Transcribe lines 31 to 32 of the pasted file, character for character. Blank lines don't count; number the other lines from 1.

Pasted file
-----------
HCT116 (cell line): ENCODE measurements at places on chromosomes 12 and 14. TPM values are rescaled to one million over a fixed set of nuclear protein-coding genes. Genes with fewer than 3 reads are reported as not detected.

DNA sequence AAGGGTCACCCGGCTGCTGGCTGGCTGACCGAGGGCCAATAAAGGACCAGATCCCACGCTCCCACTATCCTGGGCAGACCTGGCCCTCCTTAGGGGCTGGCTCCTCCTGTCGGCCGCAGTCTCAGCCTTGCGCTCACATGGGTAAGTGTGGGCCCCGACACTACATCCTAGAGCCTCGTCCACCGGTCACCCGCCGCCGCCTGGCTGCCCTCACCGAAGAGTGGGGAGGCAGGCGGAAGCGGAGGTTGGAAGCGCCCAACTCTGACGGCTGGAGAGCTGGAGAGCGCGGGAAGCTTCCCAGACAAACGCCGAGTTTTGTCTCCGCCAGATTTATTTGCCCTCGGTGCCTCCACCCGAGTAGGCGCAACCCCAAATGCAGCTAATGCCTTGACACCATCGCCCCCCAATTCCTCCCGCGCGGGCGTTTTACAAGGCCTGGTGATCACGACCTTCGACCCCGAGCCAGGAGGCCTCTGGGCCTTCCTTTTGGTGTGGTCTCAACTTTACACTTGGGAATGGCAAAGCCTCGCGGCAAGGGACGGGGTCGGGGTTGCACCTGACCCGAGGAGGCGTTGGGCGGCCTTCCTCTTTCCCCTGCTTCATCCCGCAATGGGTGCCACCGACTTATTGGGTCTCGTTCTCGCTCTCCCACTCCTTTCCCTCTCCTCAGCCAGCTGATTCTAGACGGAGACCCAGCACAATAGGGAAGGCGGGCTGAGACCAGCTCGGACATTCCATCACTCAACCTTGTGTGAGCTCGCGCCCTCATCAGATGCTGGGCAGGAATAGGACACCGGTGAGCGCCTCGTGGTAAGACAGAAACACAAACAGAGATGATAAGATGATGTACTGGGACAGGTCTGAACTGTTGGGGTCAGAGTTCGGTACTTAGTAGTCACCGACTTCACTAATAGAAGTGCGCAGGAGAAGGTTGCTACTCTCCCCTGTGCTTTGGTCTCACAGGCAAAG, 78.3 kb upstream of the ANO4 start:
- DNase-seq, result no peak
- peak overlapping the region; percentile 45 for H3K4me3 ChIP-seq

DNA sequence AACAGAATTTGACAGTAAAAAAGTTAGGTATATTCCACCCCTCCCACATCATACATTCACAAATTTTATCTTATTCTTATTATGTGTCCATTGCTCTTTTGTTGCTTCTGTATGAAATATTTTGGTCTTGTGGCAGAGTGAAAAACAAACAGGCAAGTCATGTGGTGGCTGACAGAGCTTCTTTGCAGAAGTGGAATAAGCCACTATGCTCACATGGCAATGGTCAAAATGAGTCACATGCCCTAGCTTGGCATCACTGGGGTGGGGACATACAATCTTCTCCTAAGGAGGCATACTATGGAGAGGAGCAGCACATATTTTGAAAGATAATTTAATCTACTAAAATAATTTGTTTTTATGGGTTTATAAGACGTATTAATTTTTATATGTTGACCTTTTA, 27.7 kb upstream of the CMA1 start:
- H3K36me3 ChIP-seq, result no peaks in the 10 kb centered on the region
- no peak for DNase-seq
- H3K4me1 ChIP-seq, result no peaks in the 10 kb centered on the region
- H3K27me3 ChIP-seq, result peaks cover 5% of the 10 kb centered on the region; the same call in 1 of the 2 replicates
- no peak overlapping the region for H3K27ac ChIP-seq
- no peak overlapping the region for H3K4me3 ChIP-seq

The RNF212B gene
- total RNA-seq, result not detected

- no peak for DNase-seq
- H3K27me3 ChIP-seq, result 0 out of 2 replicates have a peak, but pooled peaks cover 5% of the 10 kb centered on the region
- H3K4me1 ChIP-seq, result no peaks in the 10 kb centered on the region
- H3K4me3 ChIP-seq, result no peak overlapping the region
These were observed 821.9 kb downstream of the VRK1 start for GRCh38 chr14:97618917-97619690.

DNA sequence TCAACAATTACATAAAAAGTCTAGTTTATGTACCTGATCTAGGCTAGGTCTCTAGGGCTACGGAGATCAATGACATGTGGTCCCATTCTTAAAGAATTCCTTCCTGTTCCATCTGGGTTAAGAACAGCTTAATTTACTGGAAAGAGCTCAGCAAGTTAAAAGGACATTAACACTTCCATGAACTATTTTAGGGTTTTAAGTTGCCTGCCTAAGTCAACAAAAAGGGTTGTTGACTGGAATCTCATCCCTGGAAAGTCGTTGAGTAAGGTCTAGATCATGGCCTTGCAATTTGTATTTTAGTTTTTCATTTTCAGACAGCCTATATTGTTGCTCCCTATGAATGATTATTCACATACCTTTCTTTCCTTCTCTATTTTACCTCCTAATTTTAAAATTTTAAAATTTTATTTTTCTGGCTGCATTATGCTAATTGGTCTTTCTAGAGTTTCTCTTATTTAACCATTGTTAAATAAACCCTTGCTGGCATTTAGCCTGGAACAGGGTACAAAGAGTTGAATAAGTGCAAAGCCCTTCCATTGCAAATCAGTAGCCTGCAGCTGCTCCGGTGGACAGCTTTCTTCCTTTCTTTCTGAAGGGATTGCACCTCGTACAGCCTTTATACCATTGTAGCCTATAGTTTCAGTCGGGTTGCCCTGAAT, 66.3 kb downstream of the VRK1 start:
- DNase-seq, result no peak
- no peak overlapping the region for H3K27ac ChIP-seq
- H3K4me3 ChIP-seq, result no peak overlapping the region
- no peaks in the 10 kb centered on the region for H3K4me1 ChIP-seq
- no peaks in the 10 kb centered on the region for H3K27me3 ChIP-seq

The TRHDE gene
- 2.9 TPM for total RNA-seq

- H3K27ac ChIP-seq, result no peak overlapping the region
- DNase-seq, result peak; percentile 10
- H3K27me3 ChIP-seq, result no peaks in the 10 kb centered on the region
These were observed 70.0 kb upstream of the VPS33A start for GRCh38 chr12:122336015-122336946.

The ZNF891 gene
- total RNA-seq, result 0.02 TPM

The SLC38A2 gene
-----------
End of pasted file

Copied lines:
The ZNF891 gene
- total RNA-seq, result 0.02 TPM